By Michael Ziv-Kenet and Noga Keidar | All of Israel’s largest cities, including Tel Aviv, Haifa, and Beer-Sheva, will hold state-wide local elections on October 30. These elections will be mostly decided on traditional urban issues like public transport, plans for urban development, as well as on candidates’ charisma and basis of supporters. In Jerusalem, the capital of Israel, however, urban affairs have taken only a marginal space in the debate – instead, national politics’ embeddedness in the election sweeps a side almost any other issue. Read More

Making (Political) Magic in Anaheim

October 18, 2018 // 0 Comments

By Peter F. Burns Jr. and Matthew O. Thomas | For the past decade, the theme of Disney vs the neighborhoods has dominated Anaheim politics, and this conflict is central to the city’s 2018 elections.  When voters go to the polls in November, they will select a new mayor for the first time in eight years, elect three city council members as part of the city’s new district-election format, and decide on a local living wage referendum, which may or may not eventually apply to Disney. Read More

Urban Governance in the Suburbs: Politics in In-Between Places

October 12, 2018 // 0 Comments

By Hannah Lebovits | Much of our understanding of urban politics and local governance is shaped by a focus on large central cities. Yet, many US residents don’t live in these urban spaces. In fact, a report from the Brookings Institute, notes that the distribution of population in many MSAs is significantly dispersed between the central city and suburbs. And while research on local elections and political behavior is growing, literature on politics in suburban cities remains underdeveloped. Read More

Progressive Local Voters in the U.S. South: Athens, Georgia in 2018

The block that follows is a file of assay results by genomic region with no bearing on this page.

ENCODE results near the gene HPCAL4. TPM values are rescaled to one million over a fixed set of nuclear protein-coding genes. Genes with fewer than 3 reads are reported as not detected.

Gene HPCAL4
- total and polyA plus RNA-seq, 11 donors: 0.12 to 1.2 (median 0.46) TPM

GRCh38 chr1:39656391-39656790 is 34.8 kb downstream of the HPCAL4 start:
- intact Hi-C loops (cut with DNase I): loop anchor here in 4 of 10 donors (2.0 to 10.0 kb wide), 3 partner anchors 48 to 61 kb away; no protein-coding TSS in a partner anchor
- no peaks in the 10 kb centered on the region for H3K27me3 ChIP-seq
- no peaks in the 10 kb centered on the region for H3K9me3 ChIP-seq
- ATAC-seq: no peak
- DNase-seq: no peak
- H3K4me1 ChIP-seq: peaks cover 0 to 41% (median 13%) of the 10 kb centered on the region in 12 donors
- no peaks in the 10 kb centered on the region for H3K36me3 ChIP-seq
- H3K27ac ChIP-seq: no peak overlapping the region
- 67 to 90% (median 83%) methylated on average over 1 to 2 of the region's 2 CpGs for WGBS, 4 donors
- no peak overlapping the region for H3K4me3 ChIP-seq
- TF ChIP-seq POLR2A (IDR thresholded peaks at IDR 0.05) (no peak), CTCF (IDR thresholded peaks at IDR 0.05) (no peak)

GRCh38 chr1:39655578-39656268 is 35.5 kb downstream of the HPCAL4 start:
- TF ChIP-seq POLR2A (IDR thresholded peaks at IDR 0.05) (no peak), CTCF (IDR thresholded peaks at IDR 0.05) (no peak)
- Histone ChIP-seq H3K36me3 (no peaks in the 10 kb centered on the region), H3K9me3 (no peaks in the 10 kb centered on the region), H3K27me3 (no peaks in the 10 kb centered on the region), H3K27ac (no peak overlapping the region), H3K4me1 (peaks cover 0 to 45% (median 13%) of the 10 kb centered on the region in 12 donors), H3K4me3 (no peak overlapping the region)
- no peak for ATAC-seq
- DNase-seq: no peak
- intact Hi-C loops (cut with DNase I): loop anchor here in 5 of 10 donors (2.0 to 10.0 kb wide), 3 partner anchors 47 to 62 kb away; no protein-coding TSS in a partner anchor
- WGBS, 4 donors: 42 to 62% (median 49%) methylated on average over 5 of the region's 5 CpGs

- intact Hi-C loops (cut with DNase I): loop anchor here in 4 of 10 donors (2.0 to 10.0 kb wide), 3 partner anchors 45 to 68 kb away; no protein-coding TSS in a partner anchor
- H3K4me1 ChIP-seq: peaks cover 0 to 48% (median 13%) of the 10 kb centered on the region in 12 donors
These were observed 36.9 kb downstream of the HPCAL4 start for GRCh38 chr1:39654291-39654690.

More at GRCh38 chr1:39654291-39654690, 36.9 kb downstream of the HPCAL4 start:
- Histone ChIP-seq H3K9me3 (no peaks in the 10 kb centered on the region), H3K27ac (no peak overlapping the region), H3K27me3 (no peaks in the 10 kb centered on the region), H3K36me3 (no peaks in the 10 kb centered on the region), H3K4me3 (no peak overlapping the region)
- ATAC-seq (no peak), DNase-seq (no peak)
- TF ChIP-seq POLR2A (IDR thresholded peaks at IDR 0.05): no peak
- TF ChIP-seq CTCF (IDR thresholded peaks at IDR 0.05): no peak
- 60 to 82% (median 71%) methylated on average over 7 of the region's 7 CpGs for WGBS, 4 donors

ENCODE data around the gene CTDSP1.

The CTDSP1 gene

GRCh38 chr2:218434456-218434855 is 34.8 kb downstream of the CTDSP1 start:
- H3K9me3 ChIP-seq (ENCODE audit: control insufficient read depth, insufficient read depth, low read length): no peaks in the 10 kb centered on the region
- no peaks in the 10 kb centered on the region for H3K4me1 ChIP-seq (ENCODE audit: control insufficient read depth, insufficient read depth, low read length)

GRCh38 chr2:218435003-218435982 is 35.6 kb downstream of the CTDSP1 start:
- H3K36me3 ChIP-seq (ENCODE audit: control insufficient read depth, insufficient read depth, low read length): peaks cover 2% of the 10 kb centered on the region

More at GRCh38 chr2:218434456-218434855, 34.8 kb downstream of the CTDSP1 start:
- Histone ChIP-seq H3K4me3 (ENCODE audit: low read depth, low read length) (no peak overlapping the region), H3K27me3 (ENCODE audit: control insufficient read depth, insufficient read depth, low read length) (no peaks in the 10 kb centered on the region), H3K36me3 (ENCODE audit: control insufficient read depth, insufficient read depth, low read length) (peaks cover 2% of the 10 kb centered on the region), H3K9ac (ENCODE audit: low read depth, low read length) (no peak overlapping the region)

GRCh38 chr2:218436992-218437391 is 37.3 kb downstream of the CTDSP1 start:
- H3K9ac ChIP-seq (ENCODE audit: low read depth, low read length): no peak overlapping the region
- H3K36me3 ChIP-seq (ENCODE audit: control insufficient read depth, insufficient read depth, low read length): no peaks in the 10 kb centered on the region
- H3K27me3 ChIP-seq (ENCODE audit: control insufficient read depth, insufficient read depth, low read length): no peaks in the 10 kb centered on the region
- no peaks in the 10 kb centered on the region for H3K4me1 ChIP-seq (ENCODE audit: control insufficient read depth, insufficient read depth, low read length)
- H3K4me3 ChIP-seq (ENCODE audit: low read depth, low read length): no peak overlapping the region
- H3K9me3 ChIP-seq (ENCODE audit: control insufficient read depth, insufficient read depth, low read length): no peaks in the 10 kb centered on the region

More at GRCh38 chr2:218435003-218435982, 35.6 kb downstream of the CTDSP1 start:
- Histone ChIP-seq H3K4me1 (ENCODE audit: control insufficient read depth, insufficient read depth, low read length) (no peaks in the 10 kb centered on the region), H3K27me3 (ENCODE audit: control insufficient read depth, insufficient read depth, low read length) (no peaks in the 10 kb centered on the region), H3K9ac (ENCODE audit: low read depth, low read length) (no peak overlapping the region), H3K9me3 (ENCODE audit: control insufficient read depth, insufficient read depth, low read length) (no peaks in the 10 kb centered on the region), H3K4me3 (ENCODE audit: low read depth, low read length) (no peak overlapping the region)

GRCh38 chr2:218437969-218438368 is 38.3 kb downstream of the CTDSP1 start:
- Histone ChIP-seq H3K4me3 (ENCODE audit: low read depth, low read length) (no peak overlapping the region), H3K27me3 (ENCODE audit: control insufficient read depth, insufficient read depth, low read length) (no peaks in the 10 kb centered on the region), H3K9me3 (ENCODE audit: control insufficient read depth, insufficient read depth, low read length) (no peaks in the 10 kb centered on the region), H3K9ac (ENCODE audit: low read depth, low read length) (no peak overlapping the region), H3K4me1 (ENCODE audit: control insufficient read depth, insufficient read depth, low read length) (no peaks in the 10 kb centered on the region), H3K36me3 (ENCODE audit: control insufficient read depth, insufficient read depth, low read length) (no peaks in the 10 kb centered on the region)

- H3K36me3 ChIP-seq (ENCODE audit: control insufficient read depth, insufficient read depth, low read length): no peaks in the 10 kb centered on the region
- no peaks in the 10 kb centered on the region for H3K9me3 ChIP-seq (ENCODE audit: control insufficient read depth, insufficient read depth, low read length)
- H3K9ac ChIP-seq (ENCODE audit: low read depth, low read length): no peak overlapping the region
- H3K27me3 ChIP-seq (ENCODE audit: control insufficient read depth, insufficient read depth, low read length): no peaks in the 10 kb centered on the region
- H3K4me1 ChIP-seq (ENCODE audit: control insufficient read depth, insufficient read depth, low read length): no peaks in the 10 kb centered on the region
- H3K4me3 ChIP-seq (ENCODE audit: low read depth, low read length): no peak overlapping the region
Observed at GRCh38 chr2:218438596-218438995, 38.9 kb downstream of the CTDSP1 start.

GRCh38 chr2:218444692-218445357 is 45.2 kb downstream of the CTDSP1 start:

October 8, 2018 // 0 Comments

By Simon Williamson | In May 2018, Athens-Clark County, the home of the University of Georgia, local elections took place alongside gubernatorial and other statewide office primaries, in which  the mayor’s office and five seats on the 10-member unified county commission were up for their regular four-year terms, along with half the schoolboard and two judgeships. Although Athens-Clarke County is ideologically liberal, the 2014 elections for these offices saw moderate and right-leaning candidates win these non-partisan offices. Read More

Chicago’s 2019 Elections and The Legacy of Rahm Emanuel

October 1, 2018 // 0 Comments

By Thomas Ogorzalek and Jaime Domínguez | Incumbent Mayor of Chicago Rahm Emanuel’s recent announcement that he will not seek re-election for a third term (the election is in February 2019, with a possible run-off in April) was an earthquake that shook the city’s political landscape. Despite fairly low approval ratings, Emanuel was still the front-runner in a field in which none of the dozen declared challengers had been elected to major office. Since the announcement, many prominent Chicago pols have explored their options, and the pool of candidates is almost certain to change before the November 26 filing deadline. Chicago’s politics sit at a crossroads, as a relatively progressive and prosperous metropolis in a region where urban crisis and creeping conservative drift have been more common lately. Read More